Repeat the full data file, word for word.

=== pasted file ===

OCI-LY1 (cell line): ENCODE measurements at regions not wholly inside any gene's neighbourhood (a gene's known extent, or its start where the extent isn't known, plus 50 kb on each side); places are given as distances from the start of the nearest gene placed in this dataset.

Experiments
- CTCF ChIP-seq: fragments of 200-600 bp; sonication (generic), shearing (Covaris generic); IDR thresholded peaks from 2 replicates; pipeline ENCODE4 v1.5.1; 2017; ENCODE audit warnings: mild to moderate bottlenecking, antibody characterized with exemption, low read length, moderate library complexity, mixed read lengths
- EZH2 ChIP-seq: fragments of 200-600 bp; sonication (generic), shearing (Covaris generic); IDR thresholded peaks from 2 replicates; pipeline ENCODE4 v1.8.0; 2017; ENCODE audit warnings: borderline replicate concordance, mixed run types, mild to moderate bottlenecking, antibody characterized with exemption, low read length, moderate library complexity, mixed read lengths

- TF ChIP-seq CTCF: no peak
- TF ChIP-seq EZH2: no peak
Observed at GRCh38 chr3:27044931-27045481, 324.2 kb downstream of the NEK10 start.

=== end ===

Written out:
OCI-LY1 (cell line): ENCODE measurements at regions not wholly inside any gene's neighbourhood (a gene's known extent, or its start where the extent isn't known, plus 50 kb on each side); places are given as distances from the start of the nearest gene placed in this dataset.

Experiments
- CTCF ChIP-seq: fragments of 200-600 bp; sonication (generic), shearing (Covaris generic); IDR thresholded peaks from 2 replicates; pipeline ENCODE4 v1.5.1; 2017; ENCODE audit warnings: mild to moderate bottlenecking, antibody characterized with exemption, low read length, moderate library complexity, mixed read lengths
- EZH2 ChIP-seq: fragments of 200-600 bp; sonication (generic), shearing (Covaris generic); IDR thresholded peaks from 2 replicates; pipeline ENCODE4 v1.8.0; 2017; ENCODE audit warnings: borderline replicate concordance, mixed run types, mild to moderate bottlenecking, antibody characterized with exemption, low read length, moderate library complexity, mixed read lengths

- TF ChIP-seq CTCF: no peak
- TF ChIP-seq EZH2: no peak
Observed at GRCh38 chr3:27044931-27045481, 324.2 kb downstream of the NEK10 start.